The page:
Location: West Africa
Population: 4.5 million
Geography: Plains and low mountains with some rainforest covering
Language: Liberian English
Signature flavours: Peanut, thyme, cabbage, rice, root vegetables, chicken, shrimp
Liberian recipes were a little hard to come by, until I stumbled upon a large list of dishes on a website called Liberian Forum. By all accounts, jollof rice is a must for a traditional Liberian meal. The other two dishes in my lineup were selected as complements to the jollof.
Jollof Rice: A staple in many West African regions, this is a sort of pilaf mixed into a tomato and bell pepper stew, with sautéed meat (I used shrimp).
Prep and cooking time: 40 min
Eggplant Fritters: Crispy and savoury, these deep-fried snacks are made from pureed eggplant, egg, and flour batter.
Prep and cooking time: 60 min
Stewed Mango with Cloves: Chunks of ripe mango swimming in peach syrup, and spiced with clove.
Prep and cooking time: 20 min
The Shopping List
Eric and I are discovering that the more you cook, the more ingredients you have readily on hand. This was the case for my Liberian ingredient list. Having stocked our cupboards for a few other West African assignments, I just had to pick up a bit of produce and I was all set.
The jollof rice had a number of steps to juggle: cook the dry rice in broth; rinse and peel the shrimp; sauté the veggies; boil off the sauce’s excess liquid; and combine the lot. It took the most time of the three dishes, but was absolutely worth it. The broth-cooked rice was very savoury, and there was a nice creaminess to the dish. The flavours of the bell peppers and onions came out, along with a little kick from some hot pepper flakes. The shrimp were juicy, and the perfect meaty feature for this dish.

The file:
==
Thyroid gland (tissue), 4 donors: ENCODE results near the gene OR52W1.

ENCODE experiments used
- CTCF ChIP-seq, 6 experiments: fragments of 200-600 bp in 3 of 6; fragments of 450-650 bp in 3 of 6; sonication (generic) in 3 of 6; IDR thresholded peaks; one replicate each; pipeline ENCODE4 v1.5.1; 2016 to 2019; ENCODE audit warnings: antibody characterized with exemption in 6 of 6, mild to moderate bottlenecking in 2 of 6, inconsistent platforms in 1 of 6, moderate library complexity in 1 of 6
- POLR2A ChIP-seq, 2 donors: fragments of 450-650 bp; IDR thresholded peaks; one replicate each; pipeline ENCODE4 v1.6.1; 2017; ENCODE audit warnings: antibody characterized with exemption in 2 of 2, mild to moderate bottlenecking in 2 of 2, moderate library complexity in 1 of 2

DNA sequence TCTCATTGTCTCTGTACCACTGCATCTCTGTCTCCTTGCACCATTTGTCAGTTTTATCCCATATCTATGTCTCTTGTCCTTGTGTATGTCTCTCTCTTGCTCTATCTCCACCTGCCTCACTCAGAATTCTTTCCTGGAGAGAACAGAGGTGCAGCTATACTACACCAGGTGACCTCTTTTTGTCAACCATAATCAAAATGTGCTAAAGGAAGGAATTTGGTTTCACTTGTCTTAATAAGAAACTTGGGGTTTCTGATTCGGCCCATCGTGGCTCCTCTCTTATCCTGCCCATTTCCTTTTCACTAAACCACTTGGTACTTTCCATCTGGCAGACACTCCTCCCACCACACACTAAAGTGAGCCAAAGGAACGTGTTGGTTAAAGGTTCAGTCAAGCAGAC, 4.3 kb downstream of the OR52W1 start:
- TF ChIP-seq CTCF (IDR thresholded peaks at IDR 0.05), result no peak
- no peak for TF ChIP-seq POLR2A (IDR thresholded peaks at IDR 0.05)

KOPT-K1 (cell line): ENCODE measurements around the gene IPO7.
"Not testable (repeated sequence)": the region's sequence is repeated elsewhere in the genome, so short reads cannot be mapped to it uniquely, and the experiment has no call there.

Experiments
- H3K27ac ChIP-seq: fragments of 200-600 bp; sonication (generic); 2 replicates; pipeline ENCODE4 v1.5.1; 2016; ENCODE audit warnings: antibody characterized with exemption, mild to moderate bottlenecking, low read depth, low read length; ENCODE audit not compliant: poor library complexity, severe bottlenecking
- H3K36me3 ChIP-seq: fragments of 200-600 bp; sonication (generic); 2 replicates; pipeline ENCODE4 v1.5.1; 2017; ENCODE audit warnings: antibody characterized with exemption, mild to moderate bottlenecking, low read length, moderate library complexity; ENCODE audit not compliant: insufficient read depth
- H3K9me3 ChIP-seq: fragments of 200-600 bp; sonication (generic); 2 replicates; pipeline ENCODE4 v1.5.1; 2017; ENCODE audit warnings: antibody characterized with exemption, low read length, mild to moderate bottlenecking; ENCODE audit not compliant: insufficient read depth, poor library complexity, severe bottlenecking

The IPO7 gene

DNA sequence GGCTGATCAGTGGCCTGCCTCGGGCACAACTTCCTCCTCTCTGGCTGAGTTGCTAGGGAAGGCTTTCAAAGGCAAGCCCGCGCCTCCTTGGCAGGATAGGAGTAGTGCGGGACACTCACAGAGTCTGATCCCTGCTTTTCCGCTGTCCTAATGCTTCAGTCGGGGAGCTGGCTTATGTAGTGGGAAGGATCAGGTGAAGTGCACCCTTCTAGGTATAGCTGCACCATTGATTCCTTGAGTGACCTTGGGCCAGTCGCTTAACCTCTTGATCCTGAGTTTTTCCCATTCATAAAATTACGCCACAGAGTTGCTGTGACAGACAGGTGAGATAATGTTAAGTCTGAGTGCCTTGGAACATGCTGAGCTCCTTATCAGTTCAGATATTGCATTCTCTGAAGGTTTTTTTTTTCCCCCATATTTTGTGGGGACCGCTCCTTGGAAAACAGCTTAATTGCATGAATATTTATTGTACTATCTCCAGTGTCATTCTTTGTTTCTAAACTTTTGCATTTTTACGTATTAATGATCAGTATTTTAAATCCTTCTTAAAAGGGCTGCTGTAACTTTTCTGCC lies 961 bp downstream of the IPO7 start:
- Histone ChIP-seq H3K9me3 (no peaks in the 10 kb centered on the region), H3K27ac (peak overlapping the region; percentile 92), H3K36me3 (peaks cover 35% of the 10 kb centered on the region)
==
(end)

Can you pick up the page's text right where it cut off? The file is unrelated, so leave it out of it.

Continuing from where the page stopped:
The eggplant fritters were a bit of a question mark for me. I have a spotty record when it comes to deep-frying. Also, the batter seemed far too runny to fritter-ize, so it was with doubt that I dropped the first spoonful of eggplant into the hot oil. Surprise — they came out lovely and brown and crispy, with a little bread-y bounce to them! They were very eggplant-forward, and could have used an accompanying dip, so we scooped up tomato-y chunks of stew with them.
“Who knew mango and clove went together so well?” said Eric, after our first bite of stewed mango. He was right — the dessert was really good. The juicy, syrupy mango, punctuated by the sweet pepperiness of clove, was a lovely end to a delicious Liberian feast.
Disclaimer: I’m not a professional chef. I’m just a passionate cook with a curiosity for flavours I’ve never tried. For great recipes from gifted local cooks, follow the links above.
One Comment Add yours
sounds Delicious!! Your place for dinner the next time we come in.